When world leaders gather at United Nations headquarters September 28 for a Summit meeting initiated by U.S. President Obama, they will need to strengthen international commitments to the UN’s beleaguered machinery for maintaining peace and security.
As reported in the 2015 WFM – Canada fact sheet on Canada and United Nations Peacekeeping, the UN’s peacekeeping system is expanding rapidly. There are now close to 130,000 military, police and civilian personnel deployed to 16 missions around the world. However, Canada’s contribution to UN peace operations currently includes only 111 uniformed personnel. This includes 26 military personnel, and 85 police, as of July 2015.
“If Canada returned to UN peacekeeping, it could have a real and lasting impact on peace and security in many of the world’s most dangerous regions,” says Walter Dorn, Professor of Defence Studies at Canadian Forces College.
Indeed, U.S. officials have been encouraging NATO allies and others to do more to contribute to UN peace operations. Reportedly the summit will generate commitments of over 10,000 peacekeepers. “Canada should be among those making new commitments to UN peacekeeping,” says Dorn.
(Canada’s commitment to the UN and UN peace operations is an area that reveals sharp differences in the policies of the three main parties in the Canadian federal election and is expected to be discussed at the Munk debates on Canadian foreign policy.)
In June of this year UN Secretary-General Ban Ki-moon received the report of a High-level Independent Panel on Peace Operations chaired by former Nobel Peace Prize recipient Jorge Ramos-Horta that generated a number of recommendations for improvements to the UN’s peacekeeping machinery.
Peter Langille coordinated WFM – Canada’s submission to the Ramos-Horta experts panel. According to Langille, “the attention from world leaders to the challenges facing peacekeeping is welcomed, and much needed. As well as commitments of personnel, the Americans are clearly focused on overcoming the challenges the system presently faces getting troops into the field in a timely manner. European governments are being asked to provide assistance and capacity to facilitate rapid deployment. We shall see whether this actually takes place. My own view is that the UN needs its own permanent, standing peacekeeping capacity, such as the proposed UN Emergency Peace Service.”
Another crucial component of the UN’s machinery for the maintenance of peace and security is the Peacebuilding Commission (PBC), a body set up in 2006 to coordinate international efforts to ensure the sustainability of peace in post-conflict countries and avoid relapse into conflict. The PBC is supported by a Peacebuilding Fund (PBF), a multi-year standing fund to launch immediate activities for post-conflict peacebuilding, and a small Peacebuilding Support Office (PBSO) to assist and support the Commission. Improving the performance of these organs has recently been the focus of a mandated 10-year evaluation, with the publication of an international report entitled, “The Challenge of Sustaining Peace: Report of the Advisory Group of Experts for the 2015 Review of the United Nations Peacebuilding Architecture.”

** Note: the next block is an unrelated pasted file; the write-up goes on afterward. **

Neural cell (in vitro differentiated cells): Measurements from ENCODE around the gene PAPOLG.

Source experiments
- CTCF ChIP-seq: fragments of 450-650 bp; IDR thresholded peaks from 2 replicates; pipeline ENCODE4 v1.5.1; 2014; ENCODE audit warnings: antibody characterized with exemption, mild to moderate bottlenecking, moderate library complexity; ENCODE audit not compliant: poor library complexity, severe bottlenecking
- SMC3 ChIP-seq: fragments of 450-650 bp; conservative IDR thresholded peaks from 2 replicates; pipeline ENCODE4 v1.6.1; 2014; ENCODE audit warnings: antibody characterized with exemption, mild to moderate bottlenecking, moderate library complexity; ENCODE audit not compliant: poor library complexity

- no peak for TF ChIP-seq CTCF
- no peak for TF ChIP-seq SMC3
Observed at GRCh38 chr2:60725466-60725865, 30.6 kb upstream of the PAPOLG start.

Carolyn McAskie was UN Assistant Secretary-General and head of the UN Peacebuilding Support Office from 2006 to 2008. She says that “This report makes clear what many of us knew — that a member state body, with an inadequately funded support system and a small fund, would not be able to solve all the problems with which countries coming out of conflict are faced. Much has been accomplished with support given to peace processes and critical interventions, both political and through the Peacebuilding Fund. But the Report goes much further to say that Peacebuilding must be everyone’s responsibility and advocates an ambitious system-wide UN approach to sustaining peace.”
“From the Security Council, to the Department of Peacekeeping Operations to the PBC and including the various UN development agencies, there is a recognition at the UN that a more coordinated, holistic approach is needed,” says McAskie. “The question is, will member states, each with their own interests, deliver? In this era of the new sustainable development goals, perhaps we will see a renewed commitment to international cooperation. Undoubtedly middle powers like Canada will be expected to do more. Support for UN peacekeeping and peacebuilding will be a complex challenge facing whomever forms our government after October 19.”
Recommendations for improving Canadian support for UN peacekeeping and peacebuilding are included in the 2015 Special Election Issue of the WFM – Canada publication, Mondial which focuses on “The United Nations and Canada.”